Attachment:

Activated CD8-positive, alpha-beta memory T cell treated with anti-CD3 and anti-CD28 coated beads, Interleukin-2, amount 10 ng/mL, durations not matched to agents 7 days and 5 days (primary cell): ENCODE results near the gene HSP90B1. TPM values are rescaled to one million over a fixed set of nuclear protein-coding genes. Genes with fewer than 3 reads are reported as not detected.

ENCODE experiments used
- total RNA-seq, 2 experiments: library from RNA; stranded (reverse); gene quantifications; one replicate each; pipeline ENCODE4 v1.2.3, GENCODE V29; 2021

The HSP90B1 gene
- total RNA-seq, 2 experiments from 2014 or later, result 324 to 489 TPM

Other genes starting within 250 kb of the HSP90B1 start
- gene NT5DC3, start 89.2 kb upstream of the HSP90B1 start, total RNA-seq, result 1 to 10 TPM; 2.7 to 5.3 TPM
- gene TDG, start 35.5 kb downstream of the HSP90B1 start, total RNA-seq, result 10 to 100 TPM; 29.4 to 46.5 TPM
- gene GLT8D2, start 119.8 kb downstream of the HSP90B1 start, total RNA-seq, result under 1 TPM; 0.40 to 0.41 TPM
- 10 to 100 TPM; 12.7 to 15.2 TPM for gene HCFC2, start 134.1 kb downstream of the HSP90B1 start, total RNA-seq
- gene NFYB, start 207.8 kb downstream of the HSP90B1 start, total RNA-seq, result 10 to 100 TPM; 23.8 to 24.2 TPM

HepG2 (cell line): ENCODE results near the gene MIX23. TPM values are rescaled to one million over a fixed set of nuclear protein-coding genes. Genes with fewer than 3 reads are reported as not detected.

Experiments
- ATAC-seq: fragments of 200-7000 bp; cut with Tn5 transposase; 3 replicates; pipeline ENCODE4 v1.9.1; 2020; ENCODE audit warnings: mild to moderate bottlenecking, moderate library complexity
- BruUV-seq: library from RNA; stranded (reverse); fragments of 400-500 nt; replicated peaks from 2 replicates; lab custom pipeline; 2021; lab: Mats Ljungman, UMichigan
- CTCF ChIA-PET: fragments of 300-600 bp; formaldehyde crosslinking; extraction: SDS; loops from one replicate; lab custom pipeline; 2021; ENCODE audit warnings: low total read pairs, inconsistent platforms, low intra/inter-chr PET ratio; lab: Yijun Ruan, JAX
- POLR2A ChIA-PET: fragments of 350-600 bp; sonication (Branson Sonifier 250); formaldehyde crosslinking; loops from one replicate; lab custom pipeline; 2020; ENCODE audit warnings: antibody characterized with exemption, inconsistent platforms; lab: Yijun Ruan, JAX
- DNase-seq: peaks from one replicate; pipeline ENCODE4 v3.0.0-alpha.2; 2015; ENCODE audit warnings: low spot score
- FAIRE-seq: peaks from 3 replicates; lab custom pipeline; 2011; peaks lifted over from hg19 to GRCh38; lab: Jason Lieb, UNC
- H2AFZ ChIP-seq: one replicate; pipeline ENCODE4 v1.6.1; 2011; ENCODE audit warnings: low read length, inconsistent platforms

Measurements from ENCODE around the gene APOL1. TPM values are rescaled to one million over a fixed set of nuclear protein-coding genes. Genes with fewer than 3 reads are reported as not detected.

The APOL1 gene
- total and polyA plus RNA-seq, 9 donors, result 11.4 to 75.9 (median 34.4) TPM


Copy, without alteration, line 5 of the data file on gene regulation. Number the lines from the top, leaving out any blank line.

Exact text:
- total RNA-seq, 2 experiments from 2014 or later, result 324 to 489 TPM